Psychology is a unique field because it can be applied to virtually every facet of life. Sales, marketing, and product are certainly no exception. Quite the contrary, psychology can be a profound tool for understanding user behavior, boosting the user experience, and driving sales.

Indeed, there have been quite a few psychology books written with the goal of helping companies, entrepreneurs, and product managers drive and boost sales.

With that in mind, here is a closer look at six books about user psychology that product managers should read.

Badass: Making Users Awesome - Kathy Sierra

The author of this book, Kathy Sierra, wrote this book with the intent of helping product managers refine the user experience to become a "badass” at sales and marketing. Pointing out that making sales is far more than a game of chance and is more a result of skill and strategy, Sierra seeks to uncover the psychological reasons why some businesses and sellers are far more successful than others.

She suggests assessing the buying triggers and overall success rates of sellers by taking the time to understand one’s workflows within products and between uses. This allows product managers to better understand what kinds of user experiences entice buyers in order to create similar experiences in the future.

For instance, one tool she uses to assess customer satisfaction is by looking out for certain indicators that suggest customers are getting value from your products or services. Some of those indicators are as follows:

  • They are more tolerant of issues.
  • They become loyal customers.
  • They give free word-of-mouth advertisements to their family and friends.
  • They are proud to discuss their experiences and show off your products.
  • They understand the need for upgrades and are patients while you make adjustments.
  • They purchase and/or wear accessories, add-ons, T-shirts, and other related items.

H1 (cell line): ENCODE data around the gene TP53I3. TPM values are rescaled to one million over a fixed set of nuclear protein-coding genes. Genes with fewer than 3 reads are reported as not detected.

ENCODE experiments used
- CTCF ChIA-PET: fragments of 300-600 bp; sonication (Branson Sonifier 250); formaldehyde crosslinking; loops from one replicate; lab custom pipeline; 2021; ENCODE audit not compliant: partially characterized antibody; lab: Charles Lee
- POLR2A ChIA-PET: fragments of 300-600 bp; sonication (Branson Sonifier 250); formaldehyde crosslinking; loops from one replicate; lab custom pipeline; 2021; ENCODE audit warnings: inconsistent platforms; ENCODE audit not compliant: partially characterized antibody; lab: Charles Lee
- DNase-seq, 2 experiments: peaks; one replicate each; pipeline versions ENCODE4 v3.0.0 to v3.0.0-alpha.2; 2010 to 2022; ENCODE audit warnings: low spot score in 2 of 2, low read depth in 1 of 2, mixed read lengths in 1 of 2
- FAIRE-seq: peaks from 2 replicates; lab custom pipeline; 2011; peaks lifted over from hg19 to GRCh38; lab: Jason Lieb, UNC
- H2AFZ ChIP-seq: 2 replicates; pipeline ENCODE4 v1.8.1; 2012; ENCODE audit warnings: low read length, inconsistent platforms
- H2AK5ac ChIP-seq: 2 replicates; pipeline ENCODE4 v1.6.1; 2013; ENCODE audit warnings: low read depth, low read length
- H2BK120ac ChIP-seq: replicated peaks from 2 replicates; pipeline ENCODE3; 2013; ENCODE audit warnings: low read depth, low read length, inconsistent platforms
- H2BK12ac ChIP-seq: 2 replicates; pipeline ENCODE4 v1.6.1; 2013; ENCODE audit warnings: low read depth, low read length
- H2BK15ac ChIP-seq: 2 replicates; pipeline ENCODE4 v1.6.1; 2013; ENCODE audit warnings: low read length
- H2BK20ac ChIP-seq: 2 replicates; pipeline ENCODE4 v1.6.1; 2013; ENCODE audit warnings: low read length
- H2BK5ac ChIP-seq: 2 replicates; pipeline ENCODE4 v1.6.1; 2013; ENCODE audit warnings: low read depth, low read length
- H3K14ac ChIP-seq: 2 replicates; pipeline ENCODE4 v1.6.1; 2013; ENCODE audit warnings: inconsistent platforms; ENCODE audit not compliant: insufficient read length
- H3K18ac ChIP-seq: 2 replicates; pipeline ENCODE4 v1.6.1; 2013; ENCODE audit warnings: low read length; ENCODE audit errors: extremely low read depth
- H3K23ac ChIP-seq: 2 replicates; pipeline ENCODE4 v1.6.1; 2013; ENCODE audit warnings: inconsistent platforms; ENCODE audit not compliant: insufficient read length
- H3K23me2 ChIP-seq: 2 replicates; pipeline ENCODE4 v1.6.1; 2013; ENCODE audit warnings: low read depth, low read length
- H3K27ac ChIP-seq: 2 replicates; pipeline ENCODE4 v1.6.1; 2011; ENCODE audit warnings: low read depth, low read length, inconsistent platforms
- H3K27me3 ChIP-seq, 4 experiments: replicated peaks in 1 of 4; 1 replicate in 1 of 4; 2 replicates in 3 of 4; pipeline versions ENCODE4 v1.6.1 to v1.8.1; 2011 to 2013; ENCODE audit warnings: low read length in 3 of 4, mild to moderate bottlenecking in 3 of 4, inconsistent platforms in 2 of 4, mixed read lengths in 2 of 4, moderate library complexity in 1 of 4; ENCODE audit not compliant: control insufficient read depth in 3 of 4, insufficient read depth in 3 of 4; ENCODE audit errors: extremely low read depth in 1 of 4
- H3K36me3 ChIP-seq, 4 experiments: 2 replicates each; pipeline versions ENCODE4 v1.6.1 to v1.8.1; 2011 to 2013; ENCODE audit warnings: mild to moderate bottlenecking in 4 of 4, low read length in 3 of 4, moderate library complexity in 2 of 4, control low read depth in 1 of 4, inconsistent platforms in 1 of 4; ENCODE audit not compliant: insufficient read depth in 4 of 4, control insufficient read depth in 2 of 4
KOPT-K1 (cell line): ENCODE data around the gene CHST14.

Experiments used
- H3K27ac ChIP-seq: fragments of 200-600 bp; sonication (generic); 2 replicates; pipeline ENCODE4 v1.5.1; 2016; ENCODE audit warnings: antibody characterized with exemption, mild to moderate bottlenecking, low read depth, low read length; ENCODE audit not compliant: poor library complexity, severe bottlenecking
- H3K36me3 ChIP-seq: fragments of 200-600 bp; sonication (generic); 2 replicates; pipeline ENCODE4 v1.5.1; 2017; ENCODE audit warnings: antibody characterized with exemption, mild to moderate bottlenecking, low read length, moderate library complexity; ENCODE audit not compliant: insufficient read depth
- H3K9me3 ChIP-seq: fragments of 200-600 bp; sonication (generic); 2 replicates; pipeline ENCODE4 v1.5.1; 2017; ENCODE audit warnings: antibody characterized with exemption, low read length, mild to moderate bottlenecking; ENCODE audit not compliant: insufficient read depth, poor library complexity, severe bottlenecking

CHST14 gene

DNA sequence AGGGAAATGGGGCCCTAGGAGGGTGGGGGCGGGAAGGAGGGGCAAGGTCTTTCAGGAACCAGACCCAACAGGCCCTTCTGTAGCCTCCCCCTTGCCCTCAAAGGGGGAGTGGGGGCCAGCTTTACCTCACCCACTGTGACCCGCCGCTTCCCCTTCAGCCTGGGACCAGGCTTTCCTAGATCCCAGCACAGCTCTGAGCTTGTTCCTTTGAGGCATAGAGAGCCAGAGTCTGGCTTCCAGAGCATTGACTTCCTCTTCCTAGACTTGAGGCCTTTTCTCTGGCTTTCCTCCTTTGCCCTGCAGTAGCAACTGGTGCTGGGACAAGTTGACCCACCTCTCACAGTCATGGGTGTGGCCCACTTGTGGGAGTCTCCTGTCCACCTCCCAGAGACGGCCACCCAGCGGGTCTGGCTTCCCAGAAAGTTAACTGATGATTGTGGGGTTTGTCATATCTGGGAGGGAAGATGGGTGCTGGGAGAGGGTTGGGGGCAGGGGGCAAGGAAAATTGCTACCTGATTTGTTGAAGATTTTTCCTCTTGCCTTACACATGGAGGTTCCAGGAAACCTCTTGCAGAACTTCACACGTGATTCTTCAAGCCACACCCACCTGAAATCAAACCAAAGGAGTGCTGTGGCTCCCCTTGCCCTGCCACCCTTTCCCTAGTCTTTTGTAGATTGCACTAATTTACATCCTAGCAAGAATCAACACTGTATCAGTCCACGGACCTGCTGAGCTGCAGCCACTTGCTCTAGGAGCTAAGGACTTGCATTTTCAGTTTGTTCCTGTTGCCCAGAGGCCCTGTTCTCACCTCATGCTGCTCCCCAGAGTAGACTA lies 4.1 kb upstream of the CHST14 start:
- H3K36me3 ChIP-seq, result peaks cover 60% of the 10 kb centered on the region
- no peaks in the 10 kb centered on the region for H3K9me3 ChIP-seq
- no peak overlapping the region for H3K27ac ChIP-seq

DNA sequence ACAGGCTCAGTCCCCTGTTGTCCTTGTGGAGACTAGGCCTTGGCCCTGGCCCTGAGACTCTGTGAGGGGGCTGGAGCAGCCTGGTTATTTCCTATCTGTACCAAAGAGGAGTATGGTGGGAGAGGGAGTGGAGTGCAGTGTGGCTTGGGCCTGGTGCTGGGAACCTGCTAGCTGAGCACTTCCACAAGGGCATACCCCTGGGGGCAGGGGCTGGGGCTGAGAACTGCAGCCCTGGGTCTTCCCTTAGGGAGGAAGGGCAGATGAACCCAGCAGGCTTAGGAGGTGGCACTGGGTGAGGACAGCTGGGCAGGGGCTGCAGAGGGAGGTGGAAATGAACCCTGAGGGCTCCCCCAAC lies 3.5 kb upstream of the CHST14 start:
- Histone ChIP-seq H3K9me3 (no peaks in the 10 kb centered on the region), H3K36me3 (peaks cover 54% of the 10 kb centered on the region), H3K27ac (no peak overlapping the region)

• They seek out/form communities with others who enjoy using your products/services.
  • They refrain from purchasing products and services from the competition.

Either way, the most crucial thing Sierra points out is the fact that in the end, it is not about the products or services; it's about the users themselves.

According to Sierra, users are looking for products to make their lives easier, make them feel good about themselves, and reinforce their goals and values. Therefore, you should be designing your user experiences to allow users to do just that.

Hooked - Nir Eyal

Another highly interesting book about the psychology of the user experience is Hooked. Written by Nir Eyal, this book explores the way in which customers begin to design their lives around certain viral products such as smartphones and other popular items. In the end, the author asserts:

  • The products that have the most success and longevity are those that make us create habits around them.
  • One way to trigger customers to form habits around a product is by offering variable rewards.
  • If you want to find out whether or not your product can spark customers to create habits around them, you need to ask yourself two questions: Does the product improve the user's life? Would I use the product?

In other words, there are plenty of ways to offer habit-forming products, but you want to ensure the products you offer create positive habits. For instance, smoking is habit-forming but certainly not an ideal product to sell to anyone you care about.

On the other hand, fitness equipment and other related products can encourage your customers to form more positive habits. Moreover, these products are ideal as they have the propensity to stay around for the long haul.

Designing with the Mind in Mind: Simple Guide to Understanding User Interface Design Guidelines - Jeff Johnson

Yet another excellent book for those who want to leverage psychology to help boost the user's experience is Designing with the Mind in Mind: Simple Guide to Understanding User Interface Design Guidelines.

This book delves into the importance of human choice and decision-making when it comes to the overall user experience. In addition, it explores topics such as the importance of designing a customer-centric user interface.